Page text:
Cantrell , meanwhile, had stepped away from the group and hidden. After the minibus pulled away, he emerged and eventually located a truck with keys in it and at some point fled to the Atlanta area.

Sheriff Gerald Couch and others testified during the hearing that the inmates were not under control and were moved too quickly through the rooms exiting the courthouse.

“First off, it’s your responsibility to make sure that those inmates — you have total control of them, that they’re not spread over three rooms,” he said when questioned by Dodd. “That’s ridiculous. That’s incompetent. That is negligence.”

Sheriff’s Office witnesses hammered on the control factor. County attorney Bill Blalock described the movement of prisoners as similar to a gaggle of geese.

“It was a gaggle (of) prisoners,” Blalock said in his closing. “They were just out like they were going on a picnic, and Mr. Dodd was leading the picnic.”

The Sheriff’s Office also questioned why Cantrell was not wearing shackles or a waist chain or leather belt. Both men said he had a knee injury and policy allows less restraint in such cases. They also noted that Cantrell could have escaped with the shackles on.

Once the deputies transported the inmates, Henslee unfastened inmates’ leg irons and handcuffs as another officer, Lisa Harris, took roll. 

At some point Harris told Henslee three inmates were missing, two of which Henslee said were still at the courthouse. Henslee said the third, Cantrell, must be in his cell. Harris testified that she told Henslee Cantrell was not in his cell, but she assumed he must also be at the courthouse. The thought of him escaping never crossed her mind, she said.

Amid a busy day and environment, both Henslee and Harris left to perform other duties, neither apparently realizing Cantrell had escaped. 

The Sheriff’s Office argued someone should have actually checked Cantrell’s cell. The time it took Henslee to notify a superior about the escape was questioned by the Sheriff’s Office, with Henslee not remembering exactly how the events unfolded, except that he did not know about the escape until a phone call from a superior.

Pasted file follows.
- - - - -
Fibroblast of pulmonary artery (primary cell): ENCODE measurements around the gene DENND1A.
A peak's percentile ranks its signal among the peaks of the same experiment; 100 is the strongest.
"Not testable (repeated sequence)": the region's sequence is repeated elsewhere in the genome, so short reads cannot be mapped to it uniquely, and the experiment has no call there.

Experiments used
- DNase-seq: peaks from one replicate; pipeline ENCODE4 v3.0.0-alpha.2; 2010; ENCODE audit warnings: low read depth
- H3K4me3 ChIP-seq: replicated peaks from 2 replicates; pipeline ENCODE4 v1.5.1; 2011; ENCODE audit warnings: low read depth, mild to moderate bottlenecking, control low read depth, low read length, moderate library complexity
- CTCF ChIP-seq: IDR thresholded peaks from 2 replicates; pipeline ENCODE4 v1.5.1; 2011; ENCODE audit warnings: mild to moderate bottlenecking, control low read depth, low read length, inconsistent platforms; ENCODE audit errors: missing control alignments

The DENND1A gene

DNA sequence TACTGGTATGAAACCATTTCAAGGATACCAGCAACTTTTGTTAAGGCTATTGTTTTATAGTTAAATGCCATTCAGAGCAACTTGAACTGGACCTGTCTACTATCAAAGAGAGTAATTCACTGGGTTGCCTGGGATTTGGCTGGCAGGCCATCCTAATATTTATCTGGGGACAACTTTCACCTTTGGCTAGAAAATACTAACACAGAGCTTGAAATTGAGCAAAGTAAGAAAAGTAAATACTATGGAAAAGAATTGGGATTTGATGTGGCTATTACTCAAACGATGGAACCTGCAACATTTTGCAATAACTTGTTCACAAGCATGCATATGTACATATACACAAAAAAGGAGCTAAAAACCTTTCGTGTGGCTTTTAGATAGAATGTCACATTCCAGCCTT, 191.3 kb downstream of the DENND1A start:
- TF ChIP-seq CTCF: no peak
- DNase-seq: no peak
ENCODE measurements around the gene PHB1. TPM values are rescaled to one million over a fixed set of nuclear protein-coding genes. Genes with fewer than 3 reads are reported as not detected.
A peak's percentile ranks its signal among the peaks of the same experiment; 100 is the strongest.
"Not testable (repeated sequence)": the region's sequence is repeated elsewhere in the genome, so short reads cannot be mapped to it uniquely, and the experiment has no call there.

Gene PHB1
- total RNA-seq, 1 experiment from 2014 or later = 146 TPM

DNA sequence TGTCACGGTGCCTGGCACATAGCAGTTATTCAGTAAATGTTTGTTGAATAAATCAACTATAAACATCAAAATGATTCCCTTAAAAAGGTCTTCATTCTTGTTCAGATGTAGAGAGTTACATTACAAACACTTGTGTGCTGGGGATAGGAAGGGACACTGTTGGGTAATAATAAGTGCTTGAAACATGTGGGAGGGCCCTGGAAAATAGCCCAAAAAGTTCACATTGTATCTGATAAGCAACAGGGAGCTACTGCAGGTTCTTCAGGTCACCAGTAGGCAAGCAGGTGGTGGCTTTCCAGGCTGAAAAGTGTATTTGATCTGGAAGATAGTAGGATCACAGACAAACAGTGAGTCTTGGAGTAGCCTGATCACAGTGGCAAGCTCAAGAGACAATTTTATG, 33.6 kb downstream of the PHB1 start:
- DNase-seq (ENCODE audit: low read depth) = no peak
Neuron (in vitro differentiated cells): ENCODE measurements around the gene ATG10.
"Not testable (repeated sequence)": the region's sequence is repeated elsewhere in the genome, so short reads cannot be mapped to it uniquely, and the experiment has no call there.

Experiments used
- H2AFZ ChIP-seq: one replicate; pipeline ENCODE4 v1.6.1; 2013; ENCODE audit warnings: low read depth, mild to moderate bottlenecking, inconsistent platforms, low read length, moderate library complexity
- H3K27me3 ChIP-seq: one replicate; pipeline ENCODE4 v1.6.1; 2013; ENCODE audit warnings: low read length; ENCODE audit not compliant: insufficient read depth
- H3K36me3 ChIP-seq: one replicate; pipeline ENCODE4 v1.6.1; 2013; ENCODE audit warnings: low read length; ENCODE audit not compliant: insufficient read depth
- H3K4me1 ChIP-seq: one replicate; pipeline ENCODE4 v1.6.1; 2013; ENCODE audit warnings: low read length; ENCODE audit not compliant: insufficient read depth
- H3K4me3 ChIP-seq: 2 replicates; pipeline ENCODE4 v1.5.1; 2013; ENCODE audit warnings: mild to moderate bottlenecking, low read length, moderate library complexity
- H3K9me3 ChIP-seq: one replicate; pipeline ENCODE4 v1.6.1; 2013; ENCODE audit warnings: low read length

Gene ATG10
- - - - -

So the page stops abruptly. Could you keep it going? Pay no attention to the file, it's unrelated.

Both Henslee and Dodd maintained the escape never would have happened if supervisors had listened to their requests for help with transport and a more secure loading area.

“I’m not saying that we’re angels with wings,” Dodd said. “Yes, we could have done this and we could have done that, and we could have taken a chance. We could have stopped him, lined them up along the wall right up next to all these weapons and stuff and the trash bin. There are other things that we could have done which would have put us in more danger, put the citizens in more danger. ... I don’t understand how they could say that we’re negligent. We were doing everything that we could possibly do.”

They questioned why, if they were doing something wrong, no superior ever said anything. Both men had good performance reviews. 

Baines testified he didn’t know they were violating policy. Baines’ office was located in view of where the inmates pass through at the courthouse.

Sheriff’s witnesses testified the deputies did not ask for help and in any case should have had better control of the inmates.

Dale Long with the Sheriff’s Office Internal Affairs division said he investigated the incident for about a week and determined the men violated policy and “police procedure 101.”

“The thing is that what we saw — there was just no control,” Long said of Dodd. “You didn’t turn around and look at them once.”

Couch testified he had no doubt about his decision to terminate the men’s employment. 

Since the incident, the garage at the courthouse has been altered to allow vans to pull into the courthouse. Couch said the office was in the process of upgrading security at the courthouse when the escape happened.